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Re: [RFC] Documentation for pcbnew plugins


Since there hasn't been any followup, attached is the patch.

Best Regards!
From 76b31cda55b725ca60e4f8bf10167f97d0da0416 Mon Sep 17 00:00:00 2001
From: Simon Kueppers <simon.kueppers@xxxxxx>
Date: Thu, 15 Jun 2017 11:27:33 +0200
Subject: [PATCH] Started documentation for pcbnew plugins

 Documentation/development/pcbnew-plugins.md | 112 ++++++++++++++++++++++++++++
 1 file changed, 112 insertions(+)
 create mode 100644 Documentation/development/pcbnew-plugins.md

diff --git a/Documentation/development/pcbnew-plugins.md b/Documentation/development/pcbnew-plugins.md
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+# Plugin development for pcbnew #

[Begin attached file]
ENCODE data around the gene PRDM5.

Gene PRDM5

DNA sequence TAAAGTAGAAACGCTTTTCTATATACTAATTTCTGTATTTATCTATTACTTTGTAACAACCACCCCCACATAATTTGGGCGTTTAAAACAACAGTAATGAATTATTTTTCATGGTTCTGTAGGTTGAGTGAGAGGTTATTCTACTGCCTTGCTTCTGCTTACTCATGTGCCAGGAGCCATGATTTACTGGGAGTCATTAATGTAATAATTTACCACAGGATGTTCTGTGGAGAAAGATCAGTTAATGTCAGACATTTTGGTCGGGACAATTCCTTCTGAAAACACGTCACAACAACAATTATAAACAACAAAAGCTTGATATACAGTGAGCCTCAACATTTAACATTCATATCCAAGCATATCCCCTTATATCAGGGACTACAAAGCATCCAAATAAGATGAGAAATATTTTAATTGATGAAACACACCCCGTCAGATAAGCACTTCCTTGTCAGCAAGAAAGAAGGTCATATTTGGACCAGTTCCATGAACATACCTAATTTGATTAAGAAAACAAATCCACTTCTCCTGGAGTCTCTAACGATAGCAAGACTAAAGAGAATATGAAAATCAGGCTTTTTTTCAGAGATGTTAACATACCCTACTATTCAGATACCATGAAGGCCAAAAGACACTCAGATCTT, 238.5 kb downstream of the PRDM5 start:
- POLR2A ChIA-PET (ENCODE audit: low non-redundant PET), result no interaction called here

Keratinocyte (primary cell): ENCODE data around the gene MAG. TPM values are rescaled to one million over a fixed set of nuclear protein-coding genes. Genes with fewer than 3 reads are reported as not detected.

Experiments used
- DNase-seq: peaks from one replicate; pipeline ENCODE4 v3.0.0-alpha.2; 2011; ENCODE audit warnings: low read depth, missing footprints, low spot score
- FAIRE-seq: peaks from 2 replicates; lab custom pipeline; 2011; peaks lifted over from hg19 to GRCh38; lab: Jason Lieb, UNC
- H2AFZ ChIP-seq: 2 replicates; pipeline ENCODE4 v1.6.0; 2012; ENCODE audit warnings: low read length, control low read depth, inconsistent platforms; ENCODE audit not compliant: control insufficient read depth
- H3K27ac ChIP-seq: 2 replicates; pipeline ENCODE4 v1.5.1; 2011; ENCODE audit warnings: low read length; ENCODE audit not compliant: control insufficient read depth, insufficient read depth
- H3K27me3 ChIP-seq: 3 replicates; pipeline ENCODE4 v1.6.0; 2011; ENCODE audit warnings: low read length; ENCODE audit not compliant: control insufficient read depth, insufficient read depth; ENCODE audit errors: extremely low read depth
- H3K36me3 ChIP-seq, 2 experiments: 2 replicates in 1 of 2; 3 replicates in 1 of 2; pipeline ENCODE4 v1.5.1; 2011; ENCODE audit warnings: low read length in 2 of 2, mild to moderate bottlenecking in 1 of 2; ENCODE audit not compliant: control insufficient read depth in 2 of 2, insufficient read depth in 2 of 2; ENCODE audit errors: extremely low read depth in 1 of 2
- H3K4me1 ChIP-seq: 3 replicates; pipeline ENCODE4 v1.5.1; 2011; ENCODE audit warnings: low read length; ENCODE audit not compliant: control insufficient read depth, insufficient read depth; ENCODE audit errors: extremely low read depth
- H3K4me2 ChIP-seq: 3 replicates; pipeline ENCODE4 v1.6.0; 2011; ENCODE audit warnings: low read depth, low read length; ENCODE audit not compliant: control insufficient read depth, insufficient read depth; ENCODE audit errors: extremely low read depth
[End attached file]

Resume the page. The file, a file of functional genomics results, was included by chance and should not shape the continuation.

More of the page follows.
+## Introduction ##
+Recently KiCad introduced a python plugin interface for the pcbnew application. 
+The interface is generated using the `Simplified Wrapper and Interface Generator` or [SWIG](http://www.swig.org).
+SWIG is instructed to translate specific C/C++ header files into other languages using `interface` files. 
+These files ultimately decide what C/C++ functions, classes and other declarations are exported and can be found in `pcbnew/swig/`.
+During build-time the SWIG interface files are used to generate the corresponding .py files.
+They are installed into python's system-wide `dist-packages` repository, thus they can be imported by any python interpreter installed on the system. 
+However it should be noted that KiCad officially uses Python 2.7 for it's plugin interface.
+## Existing pcbnew Python API documentation ##
+The pcbnew Python API is often used stand-alone, i.e. no instance of pcbnew is running and the board project to be manipulated is loaded and saved from and to file.
+Using this approach is shown with some examples in the [users documentation](http://docs.kicad-pcb.org/stable/en/pcbnew.html#_kicad_scripting_reference).